Ogden Raptors open spring training; competition ‘going to be a dogfight’
OGDEN — The second year of the Ogden Raptors’ independent era is underway and the 2022 season is less than two weeks from first pitch.
Thursday, the Raptors opened what is likely the franchise’s largest, longest spring training for new manager Kash Beauchamp and his staff to evaluate players and set a roster before opening day on May 25.
Ogden has about 41 players signed or invited to participate in spring training who are vying for 25 roster spots.
“It’s going to be a dogfight. I don’t care where a guy’s coming from, if you’re here, you have a shot,” Beauchamp said.
Beauchamp is a former No. 1 overall pick (1982, Toronto Blue Jays) and has extensive minor-league managing experience — 10 years as an independent-league manager and a few stints on affiliated minor league staffs — since 1994. He has been an independent league scout for the Arizona Diamondbacks since 2017.
It’s about 41 players in spring training because, even after one day, there were changes. Friday morning, the Raptors posted on social media that pitchers Dylan Burns and Logan Lyle had been signed away from them by the Chicago White Sox organization.
Top players from last year’s 54-42 team have signed to affiliated opportunities: outfielder Jakob Goldfarb and pitcher Mitchell Miller signed with the Pittsburgh Pirates during the winter, pitcher Jackson Sigman signed with the Seattle Mariners last month and, just a few days before camp opened this week, a Mexican League team purchased the contract of expected returning ace Nico Tellache.
Dean Stiles, last year’s manager, is now a pitching coach in the Detroit Tigers system, and assistant coach Jeff Lyle has defected to Pioneer League foe Missoula Paddleheads.
Former Chicago Cubs pitcher Les Lancaster is now Ogden’s pitching coach, and Ogden native Evan Parker returns to the coaching staff while also finishing rehabilitation to return to the field as a pitcher.
There are several more familiar faces in camp with Parker, chief among them outfielder Josh Broughton. He hit .405 last season and says he’s upped his speed and strength considerably. He’s a Pioneer League MVP-caliber player — if he sticks long enough before scouts finally take notice.
Returning outfielder Reese Alexiades is in camp, along with infielders Troy Dixon and Nick Michaels, and pitchers Kida De La Cruz, Chris Campbell, Dylan Pearce and Jackson Cunningham.
Ogden’s draft picks from last month’s professional tryout in Tucson, Arizona — infielders Fox Semones and Dane Tofteland — are also in camp.
There will be practice and drill staples at spring training, of course, but Beauchamp says he wants to evaluate players through intrasquad scrimmages as much as possible. They’ll pause for a local tryout this weekend but, otherwise, spring training and roster decisions may last up until opening day.
Beauchamp says he’ll balance that by releasing players when he has the feeling that they won’t make the team, allowing them to try to find another opportunity if possible.
“I want our spring training to be so good and talented that I could release somebody who comes back and beats our butt. That means I’ve brought the right type of guys in here,” he said. “If a kid’s in this camp and playing his butt off, but I have to release him, I’m going to wish nothing but the best for him. It’s about winning, but this is also about getting guys signed.”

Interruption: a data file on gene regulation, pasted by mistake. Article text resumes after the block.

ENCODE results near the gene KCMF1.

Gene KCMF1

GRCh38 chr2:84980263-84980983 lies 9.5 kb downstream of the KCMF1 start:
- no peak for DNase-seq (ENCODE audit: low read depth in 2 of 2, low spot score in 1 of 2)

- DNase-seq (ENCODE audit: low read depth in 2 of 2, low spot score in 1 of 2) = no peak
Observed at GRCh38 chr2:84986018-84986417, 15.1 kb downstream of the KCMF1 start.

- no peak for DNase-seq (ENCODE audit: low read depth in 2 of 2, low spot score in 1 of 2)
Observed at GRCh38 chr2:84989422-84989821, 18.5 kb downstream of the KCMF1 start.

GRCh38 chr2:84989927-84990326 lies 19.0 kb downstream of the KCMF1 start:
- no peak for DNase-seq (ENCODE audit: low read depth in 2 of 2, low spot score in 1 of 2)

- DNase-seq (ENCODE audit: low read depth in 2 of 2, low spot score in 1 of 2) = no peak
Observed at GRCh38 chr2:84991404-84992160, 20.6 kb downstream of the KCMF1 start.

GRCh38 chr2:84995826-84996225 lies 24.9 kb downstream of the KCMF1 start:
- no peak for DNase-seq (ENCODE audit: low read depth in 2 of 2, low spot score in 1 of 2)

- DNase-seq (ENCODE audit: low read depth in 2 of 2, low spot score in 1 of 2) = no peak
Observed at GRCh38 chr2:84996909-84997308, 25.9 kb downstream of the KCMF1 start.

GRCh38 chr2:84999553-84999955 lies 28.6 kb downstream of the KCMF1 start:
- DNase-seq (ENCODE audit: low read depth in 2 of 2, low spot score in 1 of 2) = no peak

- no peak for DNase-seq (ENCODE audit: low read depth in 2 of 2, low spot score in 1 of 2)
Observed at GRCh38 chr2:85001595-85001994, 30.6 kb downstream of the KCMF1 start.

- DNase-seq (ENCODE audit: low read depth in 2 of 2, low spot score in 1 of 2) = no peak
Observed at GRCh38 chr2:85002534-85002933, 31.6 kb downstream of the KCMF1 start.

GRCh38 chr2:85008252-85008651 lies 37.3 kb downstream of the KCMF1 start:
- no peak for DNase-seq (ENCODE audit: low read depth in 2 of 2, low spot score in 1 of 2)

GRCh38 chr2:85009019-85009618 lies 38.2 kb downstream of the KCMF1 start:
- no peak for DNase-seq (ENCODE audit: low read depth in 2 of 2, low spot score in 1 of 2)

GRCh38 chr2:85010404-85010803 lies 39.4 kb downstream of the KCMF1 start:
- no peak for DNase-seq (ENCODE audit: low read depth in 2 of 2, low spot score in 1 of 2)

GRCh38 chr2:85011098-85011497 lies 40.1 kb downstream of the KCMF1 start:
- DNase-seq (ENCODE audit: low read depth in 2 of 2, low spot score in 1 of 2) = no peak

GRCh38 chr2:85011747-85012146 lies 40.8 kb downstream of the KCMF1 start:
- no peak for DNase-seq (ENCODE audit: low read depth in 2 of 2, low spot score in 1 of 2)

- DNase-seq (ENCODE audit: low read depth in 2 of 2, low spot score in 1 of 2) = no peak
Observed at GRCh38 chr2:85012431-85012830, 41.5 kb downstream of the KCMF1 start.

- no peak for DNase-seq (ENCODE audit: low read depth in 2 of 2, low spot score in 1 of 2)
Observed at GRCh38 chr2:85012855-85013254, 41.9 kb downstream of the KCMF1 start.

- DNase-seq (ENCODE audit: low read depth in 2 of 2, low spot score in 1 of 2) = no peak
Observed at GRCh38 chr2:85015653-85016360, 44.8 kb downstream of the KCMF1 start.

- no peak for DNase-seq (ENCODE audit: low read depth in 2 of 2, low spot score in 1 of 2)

Despite having seen photos and video, Beauchamp, an Oklahoma native, said he was still awestruck by the beauty of northern Utah when he arrived. When a player hails from somewhere drastically different from Utah, such as the Midwest or Florida, Beauchamp said the first thing he did when they reported to the stadium was take them onto the field to soak in Lindquist Field’s backdrop.
He says his managerial inspirations come from Billy Martin, Whitey Herzog and Bobby Cox, as well as his father — after a 10-year MLB playing career, the late Jim Beauchamp managed in the minor leagues for 15 years before spending 10 seasons as an Atlanta Braves bench coach for Cox.
“I’m considered old-school, I believe in tough love … but I always try to remember what it was like to be a player,” said the younger Beauchamp. After his No. 1 overall selection in 1982, he began his career with Medicine Hat in the Pioneer League and eventually suffered a major injury just before the Blue Jays planned to call him up from Triple-A.
He later became the first-ever player to sign with a major league club directly from an independent league when he hit .367 in the Northern League and was signed by the Cincinnati Reds in 1993.
Beauchamp hopes to have many opportunities to pump up his players to scouts and get as many as possible signed into affiliated ball. Other coaches in his independent-league travels, he says, haven’t always done that — partially obscuring a player’s talents when speaking to scouts so they can keep a winning team intact, for instance.
“When I make a decision, it’s partially as a manager and partially as a player. I care about my players, I really do,” he said.
Beauchamp said he plans to use his old-school tendencies to take advantage of the way baseball is currently played.
“Speed, defense, pitching, timely hitting, put pressure on the defense. We want to have a great two-strike approach and be good situational hitters,” he said. “As baseball starts to revolutionize itself and change certain things, I think we can exploit those things with our own strategies that might seem old-school but are about exploiting the way other teams are playing.”
The Raptors open the season Wednesday, May 25, with a six-game home series against the Grand Junction Rockies at Lindquist Field.